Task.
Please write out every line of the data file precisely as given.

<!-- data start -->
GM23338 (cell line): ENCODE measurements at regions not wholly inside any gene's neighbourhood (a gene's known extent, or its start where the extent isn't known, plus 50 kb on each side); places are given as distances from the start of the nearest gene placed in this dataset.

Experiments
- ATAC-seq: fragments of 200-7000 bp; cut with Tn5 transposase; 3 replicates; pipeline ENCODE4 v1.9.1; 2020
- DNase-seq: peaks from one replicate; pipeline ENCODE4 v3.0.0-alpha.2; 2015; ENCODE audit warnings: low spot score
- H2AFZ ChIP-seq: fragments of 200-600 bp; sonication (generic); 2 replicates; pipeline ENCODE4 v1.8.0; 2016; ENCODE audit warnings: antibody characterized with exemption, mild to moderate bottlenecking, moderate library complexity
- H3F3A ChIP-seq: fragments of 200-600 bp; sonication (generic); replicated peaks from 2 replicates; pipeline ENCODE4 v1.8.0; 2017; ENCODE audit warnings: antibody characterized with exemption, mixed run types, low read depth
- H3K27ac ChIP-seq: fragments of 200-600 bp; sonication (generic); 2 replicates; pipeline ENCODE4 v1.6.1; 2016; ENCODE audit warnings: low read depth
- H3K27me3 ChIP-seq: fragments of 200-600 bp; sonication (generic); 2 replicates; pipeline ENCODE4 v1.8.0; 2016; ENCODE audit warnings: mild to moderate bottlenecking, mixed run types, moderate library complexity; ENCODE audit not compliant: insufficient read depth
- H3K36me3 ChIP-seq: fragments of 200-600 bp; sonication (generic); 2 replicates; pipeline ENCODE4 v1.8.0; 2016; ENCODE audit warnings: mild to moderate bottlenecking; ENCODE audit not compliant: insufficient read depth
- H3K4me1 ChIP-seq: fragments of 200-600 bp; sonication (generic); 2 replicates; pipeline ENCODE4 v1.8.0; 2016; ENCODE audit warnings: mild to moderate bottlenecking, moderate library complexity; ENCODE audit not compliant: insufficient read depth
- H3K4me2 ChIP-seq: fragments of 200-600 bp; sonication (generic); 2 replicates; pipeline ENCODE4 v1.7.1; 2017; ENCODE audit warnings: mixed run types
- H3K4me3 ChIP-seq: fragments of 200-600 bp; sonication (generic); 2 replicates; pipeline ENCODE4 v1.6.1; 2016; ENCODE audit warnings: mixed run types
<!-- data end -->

GM23338 (cell line): ENCODE measurements at regions not wholly inside any gene's neighbourhood (a gene's known extent, or its start where the extent isn't known, plus 50 kb on each side); places are given as distances from the start of the nearest gene placed in this dataset.

Experiments
- ATAC-seq: fragments of 200-7000 bp; cut with Tn5 transposase; 3 replicates; pipeline ENCODE4 v1.9.1; 2020
- DNase-seq: peaks from one replicate; pipeline ENCODE4 v3.0.0-alpha.2; 2015; ENCODE audit warnings: low spot score
- H2AFZ ChIP-seq: fragments of 200-600 bp; sonication (generic); 2 replicates; pipeline ENCODE4 v1.8.0; 2016; ENCODE audit warnings: antibody characterized with exemption, mild to moderate bottlenecking, moderate library complexity
- H3F3A ChIP-seq: fragments of 200-600 bp; sonication (generic); replicated peaks from 2 replicates; pipeline ENCODE4 v1.8.0; 2017; ENCODE audit warnings: antibody characterized with exemption, mixed run types, low read depth
- H3K27ac ChIP-seq: fragments of 200-600 bp; sonication (generic); 2 replicates; pipeline ENCODE4 v1.6.1; 2016; ENCODE audit warnings: low read depth
- H3K27me3 ChIP-seq: fragments of 200-600 bp; sonication (generic); 2 replicates; pipeline ENCODE4 v1.8.0; 2016; ENCODE audit warnings: mild to moderate bottlenecking, mixed run types, moderate library complexity; ENCODE audit not compliant: insufficient read depth
- H3K36me3 ChIP-seq: fragments of 200-600 bp; sonication (generic); 2 replicates; pipeline ENCODE4 v1.8.0; 2016; ENCODE audit warnings: mild to moderate bottlenecking; ENCODE audit not compliant: insufficient read depth
- H3K4me1 ChIP-seq: fragments of 200-600 bp; sonication (generic); 2 replicates; pipeline ENCODE4 v1.8.0; 2016; ENCODE audit warnings: mild to moderate bottlenecking, moderate library complexity; ENCODE audit not compliant: insufficient read depth
- H3K4me2 ChIP-seq: fragments of 200-600 bp; sonication (generic); 2 replicates; pipeline ENCODE4 v1.7.1; 2017; ENCODE audit warnings: mixed run types
- H3K4me3 ChIP-seq: fragments of 200-600 bp; sonication (generic); 2 replicates; pipeline ENCODE4 v1.6.1; 2016; ENCODE audit warnings: mixed run types